Corticosteroid-sparing medications help reduce corticosteroids’ side effects. You can take drugs like methotrexate and azathioprine in advanced cases of DM or if you’re experiencing complications from corticosteroids. There are few side effects of these medications, including:
Depending on how severe your symptoms are, the doctor may suggest:
With dermatomyositis, your body produces antibodies targeting your muscles and skin. IVIG blocks these antibodies using healthy antibodies. IVIG contains a mixture of antibodies collected by the donation of blood from thousands of healthy individuals. The doctor administers IVIG to you through an IV.
Your doctor may recommend surgery to prevent recurrent skin infections and remove painful calcium deposits.
Researchers supported by Muscular Dystrophy Association (MDA) are studying the underlying mechanisms causing inflammatory myopathies like dermatomyositis.
A few MDA projects center around learning what causes the immune system to attack muscle tissue mistakenly. The overall goal is stopping these attacks.
Some researchers funded through the MDA are developing cellular models of dermatomyositis-related muscle injury. The researchers are screening the models to get an understanding of the basic mechanisms behind the disease-causing muscle injury.
They’re putting a lot of focus on the role of interferons. These are proteins the immune system cells typically produce when responding to a viral infection in DM. Some evidence shows in DM, type 1 interferons injure muscle and researchers are looking to discover compounds to prevent such injury.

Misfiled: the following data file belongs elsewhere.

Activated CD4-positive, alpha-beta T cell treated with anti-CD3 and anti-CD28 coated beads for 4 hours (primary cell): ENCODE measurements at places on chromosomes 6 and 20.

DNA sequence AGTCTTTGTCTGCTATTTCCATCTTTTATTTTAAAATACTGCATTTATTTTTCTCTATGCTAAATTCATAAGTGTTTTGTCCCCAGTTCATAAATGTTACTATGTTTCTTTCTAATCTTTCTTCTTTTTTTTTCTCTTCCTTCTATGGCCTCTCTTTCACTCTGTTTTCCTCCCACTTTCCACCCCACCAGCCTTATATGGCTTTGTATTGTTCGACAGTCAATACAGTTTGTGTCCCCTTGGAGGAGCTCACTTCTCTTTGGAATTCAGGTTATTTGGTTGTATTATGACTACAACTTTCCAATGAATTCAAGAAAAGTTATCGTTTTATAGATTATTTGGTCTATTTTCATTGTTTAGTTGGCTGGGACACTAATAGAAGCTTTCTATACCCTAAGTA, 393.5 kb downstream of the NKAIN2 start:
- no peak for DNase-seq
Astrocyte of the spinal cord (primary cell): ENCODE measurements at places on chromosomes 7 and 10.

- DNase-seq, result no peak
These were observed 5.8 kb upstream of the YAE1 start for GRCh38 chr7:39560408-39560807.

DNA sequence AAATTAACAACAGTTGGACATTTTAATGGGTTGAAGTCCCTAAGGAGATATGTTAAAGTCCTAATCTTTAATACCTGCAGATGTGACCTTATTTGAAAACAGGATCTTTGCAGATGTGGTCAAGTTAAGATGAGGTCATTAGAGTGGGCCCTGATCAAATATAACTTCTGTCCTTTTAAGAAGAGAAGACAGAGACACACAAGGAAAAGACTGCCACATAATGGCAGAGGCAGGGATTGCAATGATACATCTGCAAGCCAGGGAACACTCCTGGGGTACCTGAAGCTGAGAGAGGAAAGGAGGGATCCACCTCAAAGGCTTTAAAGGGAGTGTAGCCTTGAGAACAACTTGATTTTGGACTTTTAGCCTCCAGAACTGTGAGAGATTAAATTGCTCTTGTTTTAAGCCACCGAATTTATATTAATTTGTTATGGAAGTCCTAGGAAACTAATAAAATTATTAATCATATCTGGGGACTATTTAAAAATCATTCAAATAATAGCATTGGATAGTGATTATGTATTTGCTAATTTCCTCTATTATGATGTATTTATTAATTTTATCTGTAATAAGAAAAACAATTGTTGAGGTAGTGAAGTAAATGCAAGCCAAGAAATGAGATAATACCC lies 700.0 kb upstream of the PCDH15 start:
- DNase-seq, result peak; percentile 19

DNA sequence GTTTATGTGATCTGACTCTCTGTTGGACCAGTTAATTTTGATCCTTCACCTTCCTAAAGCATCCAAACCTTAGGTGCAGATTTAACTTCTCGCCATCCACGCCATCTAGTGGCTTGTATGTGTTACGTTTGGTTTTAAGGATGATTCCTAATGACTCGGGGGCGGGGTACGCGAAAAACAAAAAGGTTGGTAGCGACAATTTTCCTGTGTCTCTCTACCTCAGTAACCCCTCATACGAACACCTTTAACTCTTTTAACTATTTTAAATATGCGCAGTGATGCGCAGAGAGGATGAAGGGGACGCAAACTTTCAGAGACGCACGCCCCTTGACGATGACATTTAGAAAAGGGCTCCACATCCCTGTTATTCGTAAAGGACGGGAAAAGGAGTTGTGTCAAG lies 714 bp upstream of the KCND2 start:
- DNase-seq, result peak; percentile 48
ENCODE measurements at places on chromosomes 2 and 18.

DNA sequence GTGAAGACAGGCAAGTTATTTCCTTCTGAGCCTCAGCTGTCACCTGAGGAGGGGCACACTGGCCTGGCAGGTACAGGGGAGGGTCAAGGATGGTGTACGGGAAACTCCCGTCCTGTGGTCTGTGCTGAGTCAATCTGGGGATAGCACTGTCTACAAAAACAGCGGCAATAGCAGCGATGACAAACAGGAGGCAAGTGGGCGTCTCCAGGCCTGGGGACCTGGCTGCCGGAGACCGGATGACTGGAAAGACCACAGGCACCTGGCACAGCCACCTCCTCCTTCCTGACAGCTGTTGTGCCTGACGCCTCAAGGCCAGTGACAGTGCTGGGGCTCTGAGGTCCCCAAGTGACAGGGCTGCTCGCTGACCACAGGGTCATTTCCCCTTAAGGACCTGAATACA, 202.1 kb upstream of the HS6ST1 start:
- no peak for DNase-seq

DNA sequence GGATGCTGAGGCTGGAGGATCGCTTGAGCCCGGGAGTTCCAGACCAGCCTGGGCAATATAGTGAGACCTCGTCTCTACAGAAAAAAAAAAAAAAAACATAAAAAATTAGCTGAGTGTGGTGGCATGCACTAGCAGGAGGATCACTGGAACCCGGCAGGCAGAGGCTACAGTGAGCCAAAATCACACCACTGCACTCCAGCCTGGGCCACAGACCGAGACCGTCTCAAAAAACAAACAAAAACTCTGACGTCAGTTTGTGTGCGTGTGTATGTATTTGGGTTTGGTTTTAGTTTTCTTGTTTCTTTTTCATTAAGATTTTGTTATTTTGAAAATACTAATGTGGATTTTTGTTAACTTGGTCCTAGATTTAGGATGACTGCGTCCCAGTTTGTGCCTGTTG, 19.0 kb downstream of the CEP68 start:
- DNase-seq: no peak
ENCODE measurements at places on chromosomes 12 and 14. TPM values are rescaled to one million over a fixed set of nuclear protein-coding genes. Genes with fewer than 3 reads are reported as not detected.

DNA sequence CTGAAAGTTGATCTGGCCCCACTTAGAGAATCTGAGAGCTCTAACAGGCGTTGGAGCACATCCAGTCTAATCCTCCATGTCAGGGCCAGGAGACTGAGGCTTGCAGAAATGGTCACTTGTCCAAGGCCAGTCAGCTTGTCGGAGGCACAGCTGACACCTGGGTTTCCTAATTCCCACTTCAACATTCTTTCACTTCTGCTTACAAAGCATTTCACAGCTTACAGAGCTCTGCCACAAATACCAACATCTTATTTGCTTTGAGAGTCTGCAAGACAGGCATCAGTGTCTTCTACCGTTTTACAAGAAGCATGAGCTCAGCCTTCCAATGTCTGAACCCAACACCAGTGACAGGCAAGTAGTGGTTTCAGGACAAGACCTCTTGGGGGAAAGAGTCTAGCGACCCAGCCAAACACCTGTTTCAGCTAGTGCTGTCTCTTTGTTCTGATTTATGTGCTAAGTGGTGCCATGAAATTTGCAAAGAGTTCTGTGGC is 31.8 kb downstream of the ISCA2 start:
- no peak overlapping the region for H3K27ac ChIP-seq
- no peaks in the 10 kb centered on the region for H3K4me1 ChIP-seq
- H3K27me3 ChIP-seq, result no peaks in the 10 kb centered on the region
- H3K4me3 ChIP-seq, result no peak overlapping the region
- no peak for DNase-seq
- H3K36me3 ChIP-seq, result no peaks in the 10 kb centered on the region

Tetrahydrocannabinol (THC) suppressed the immune systems of rodents in one study. If the same thing occurred in humans, it could improve the likelihood of using medical cannabis for dermatomyositis.
THC uses the CB1 and CB2 cannabinoid receptors to mediate its activity. CB1 expresses highly in the brain and peripheral tissues at a lower extent, while CB2 dominates the immune cells. So, aside from THC’s psychoactive effects, it activates immune cell cannabinoid receptors through multiple pathways to suppress inflammation.
Humans have natural cannabinoid receptors, which is one reason the cannabinoids in cannabis work so well. Cannabidiol (CBD) helps support your immune system by allowing the self-defense system of your body to recognize the difference between foreign bodies and normal anatomy.
Compounds in medical marijuana activate the body’s and brain’s receptors regulating immune cell activity and inflammation.